How, for instance, do we evacuate buildings—hotels or places of work—in the event of an attack? Have we mapped exit routes out of the capitals and other major cities? Is there a national or regional early warning system or strategy for attack-prone sites like hotels and resorts? Have we undertaken training for first responders like police and ambulances? Really, where and what is our plan?

I've been asking these questions since the 2013 Al-Shabab attack on Kenya’s Westgate Mall in Nairobi. Where is Africa's regional strategy on security and terrorism? If it exists, how are regional bodies like the ECOWAS and the African Union making sure citizens in their member countries are aware of measures being taken?

Where is our equivalent of the cross-border coordination that has taken place after the European attacks? The United States probably has the most comprehensive security intelligence in West Africa—are there any intelligence-sharing deals with African governments?

At the end of the day, information, vigilance and preparedness are what will save lives. Ghana shares borders with Burkina Faso and Côte d'Ivoire, in case you hadn't noticed—too close for comfort. Senegal is another country which should be on high alert.

Ghana has many sites that are frequented by expats and tourists, and a diverse international community. It also has marginalized communities ripe for exploitation by terrorist seeking to recruit members. Regardless of our much heralded “peace”, these are the facts. Life in Ghana not rosy for everyone. We are as vulnerable as any of the countries that has already experienced attacks.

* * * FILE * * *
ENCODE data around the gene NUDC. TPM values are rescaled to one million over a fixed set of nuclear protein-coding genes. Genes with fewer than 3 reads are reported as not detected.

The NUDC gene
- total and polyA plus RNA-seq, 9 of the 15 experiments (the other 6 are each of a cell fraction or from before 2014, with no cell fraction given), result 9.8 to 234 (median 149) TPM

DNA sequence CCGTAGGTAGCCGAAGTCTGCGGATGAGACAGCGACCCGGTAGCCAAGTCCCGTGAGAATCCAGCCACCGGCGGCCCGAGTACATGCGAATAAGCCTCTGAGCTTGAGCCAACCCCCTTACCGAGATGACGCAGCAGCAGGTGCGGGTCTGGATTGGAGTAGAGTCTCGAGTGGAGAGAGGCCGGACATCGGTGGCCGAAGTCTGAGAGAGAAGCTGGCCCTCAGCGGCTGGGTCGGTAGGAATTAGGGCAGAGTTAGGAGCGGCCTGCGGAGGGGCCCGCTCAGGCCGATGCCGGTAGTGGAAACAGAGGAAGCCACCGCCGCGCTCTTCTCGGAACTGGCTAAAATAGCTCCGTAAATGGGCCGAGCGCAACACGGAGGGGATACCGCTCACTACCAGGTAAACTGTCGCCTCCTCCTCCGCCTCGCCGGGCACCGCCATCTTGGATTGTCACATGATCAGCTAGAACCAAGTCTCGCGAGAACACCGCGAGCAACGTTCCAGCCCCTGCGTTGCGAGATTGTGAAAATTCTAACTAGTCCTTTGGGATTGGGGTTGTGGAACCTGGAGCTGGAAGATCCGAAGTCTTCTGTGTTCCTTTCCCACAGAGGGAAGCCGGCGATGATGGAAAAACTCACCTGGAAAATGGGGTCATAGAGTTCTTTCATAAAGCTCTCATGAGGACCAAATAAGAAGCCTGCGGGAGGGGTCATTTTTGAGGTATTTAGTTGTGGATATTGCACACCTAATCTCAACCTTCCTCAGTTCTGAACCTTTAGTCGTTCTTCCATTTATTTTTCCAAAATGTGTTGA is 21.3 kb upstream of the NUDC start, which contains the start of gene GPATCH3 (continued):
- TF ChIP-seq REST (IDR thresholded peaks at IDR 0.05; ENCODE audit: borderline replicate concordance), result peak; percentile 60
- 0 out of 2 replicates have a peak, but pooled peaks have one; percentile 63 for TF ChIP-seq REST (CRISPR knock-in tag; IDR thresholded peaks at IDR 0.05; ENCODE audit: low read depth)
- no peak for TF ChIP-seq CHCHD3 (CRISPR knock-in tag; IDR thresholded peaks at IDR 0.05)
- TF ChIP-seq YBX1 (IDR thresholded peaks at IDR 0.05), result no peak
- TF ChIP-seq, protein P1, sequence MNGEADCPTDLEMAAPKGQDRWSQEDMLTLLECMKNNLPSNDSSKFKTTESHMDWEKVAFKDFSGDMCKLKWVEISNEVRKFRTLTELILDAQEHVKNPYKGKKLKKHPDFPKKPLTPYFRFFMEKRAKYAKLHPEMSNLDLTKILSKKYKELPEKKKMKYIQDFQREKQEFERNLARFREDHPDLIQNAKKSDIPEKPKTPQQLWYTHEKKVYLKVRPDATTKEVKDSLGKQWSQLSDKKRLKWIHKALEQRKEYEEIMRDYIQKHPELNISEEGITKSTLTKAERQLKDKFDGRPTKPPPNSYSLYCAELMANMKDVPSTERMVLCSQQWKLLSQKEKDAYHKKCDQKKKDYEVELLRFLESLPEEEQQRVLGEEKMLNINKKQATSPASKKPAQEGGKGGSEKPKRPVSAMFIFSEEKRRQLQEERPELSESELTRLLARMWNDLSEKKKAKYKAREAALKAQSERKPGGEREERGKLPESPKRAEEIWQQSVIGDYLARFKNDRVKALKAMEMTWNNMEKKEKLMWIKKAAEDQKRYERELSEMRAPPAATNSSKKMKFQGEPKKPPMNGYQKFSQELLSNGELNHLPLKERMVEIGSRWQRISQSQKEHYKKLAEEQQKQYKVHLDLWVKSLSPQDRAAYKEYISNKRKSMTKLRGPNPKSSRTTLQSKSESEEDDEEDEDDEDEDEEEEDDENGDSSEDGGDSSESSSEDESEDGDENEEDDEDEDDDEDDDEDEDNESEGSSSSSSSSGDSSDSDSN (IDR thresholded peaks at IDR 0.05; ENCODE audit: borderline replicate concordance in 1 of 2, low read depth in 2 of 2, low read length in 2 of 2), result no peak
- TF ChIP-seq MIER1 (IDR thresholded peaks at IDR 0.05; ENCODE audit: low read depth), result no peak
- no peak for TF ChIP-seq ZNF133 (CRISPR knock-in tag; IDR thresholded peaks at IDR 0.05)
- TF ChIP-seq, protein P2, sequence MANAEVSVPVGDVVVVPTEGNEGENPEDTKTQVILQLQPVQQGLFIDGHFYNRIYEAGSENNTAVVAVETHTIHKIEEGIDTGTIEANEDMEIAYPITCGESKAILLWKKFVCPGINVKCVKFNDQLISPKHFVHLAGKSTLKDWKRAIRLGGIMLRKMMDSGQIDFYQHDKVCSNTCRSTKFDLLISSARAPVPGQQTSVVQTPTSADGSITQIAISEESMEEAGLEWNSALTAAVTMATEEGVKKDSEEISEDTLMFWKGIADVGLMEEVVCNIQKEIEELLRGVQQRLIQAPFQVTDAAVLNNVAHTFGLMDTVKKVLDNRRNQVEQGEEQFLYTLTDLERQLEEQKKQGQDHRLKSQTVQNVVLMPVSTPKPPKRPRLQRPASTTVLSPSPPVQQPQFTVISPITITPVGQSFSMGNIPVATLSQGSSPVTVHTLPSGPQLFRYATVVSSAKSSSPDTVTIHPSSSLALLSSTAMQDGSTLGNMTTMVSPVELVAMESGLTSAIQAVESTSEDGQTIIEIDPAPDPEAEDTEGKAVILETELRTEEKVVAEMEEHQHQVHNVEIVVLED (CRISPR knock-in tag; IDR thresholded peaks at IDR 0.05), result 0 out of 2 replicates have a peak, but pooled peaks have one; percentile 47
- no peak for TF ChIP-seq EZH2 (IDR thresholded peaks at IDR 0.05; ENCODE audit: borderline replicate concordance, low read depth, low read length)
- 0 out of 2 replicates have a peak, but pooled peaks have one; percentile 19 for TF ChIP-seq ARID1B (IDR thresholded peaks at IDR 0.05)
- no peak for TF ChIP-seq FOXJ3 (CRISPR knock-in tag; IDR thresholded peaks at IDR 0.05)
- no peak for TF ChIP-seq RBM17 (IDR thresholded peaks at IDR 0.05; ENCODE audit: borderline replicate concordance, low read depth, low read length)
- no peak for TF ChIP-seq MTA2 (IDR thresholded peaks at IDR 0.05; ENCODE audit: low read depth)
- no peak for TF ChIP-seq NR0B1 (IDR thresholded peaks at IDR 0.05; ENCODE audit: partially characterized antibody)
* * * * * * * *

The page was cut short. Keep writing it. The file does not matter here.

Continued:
What can be done? I don't even need to dig deep: What is the word for “terrorist” in local Ghanian languages such as Twi? Ewe? Dagbani? Fante? Ga? Does the average Ghanaian know that “Al-Kayida”, is not just a popular Ashanti dance, but also evokes and represents something terrifying and dangerous? If someone were to shout “Al-Qaeda”, would some people break out their best dance moves, or would they make a break for it and run?

Have Ghanaians followed the other attacks in the region closely? Have we been informed or educated enough to understand key elements like the fact that shouting or praying “in Jesus’ name” might not be the best bet when confronted, as the terrorists have often targeted Christians? Will people, children especially, know to run away from the sound of gunfire, or will they think it's the sound of leftover firecrackers from Christmas?

The danger is not as far away as we may think. We are nowhere as prepared as we should be. And, as a 2012 Ghanaian presidential candidate once pointed out, attacks have little to do with internal peace or relations between religious groups. There are things we can begin doing right away. Like sensitizing people, coming up with ways to describe terror events in local languages, warn people, and so on.

We can also take regional incidents like those in Côte d'Ivoire, Mali and Burkina Faso seriously, instead of simply launching “pray for X country” campaigns. We also need to separate protocol from convenience. Why are there so many motorcades, both civilian and military, in Accra these days? When a real emergency happens, how will we know the difference? Terror spreads quickly when there is lack of information and order.

Attacks that happen elsewhere shouldn't just be an occasion to “thank God it's not us”. Rather, they should also be an incitement to think of “what we would do, if…”.

The YouTube video below was produced by this author in memory of the departed. It's also an appeal for Africa to come together as one and combat terrorism:

Jemila Abdulai is the founder and editor of, a digital platform dedicated to analysis and perspectives related to Africa and Africans. An international development and media professional, she has worked across Africa and has a MA in International Economics & International Affairs from Johns Hopkins University SAIS.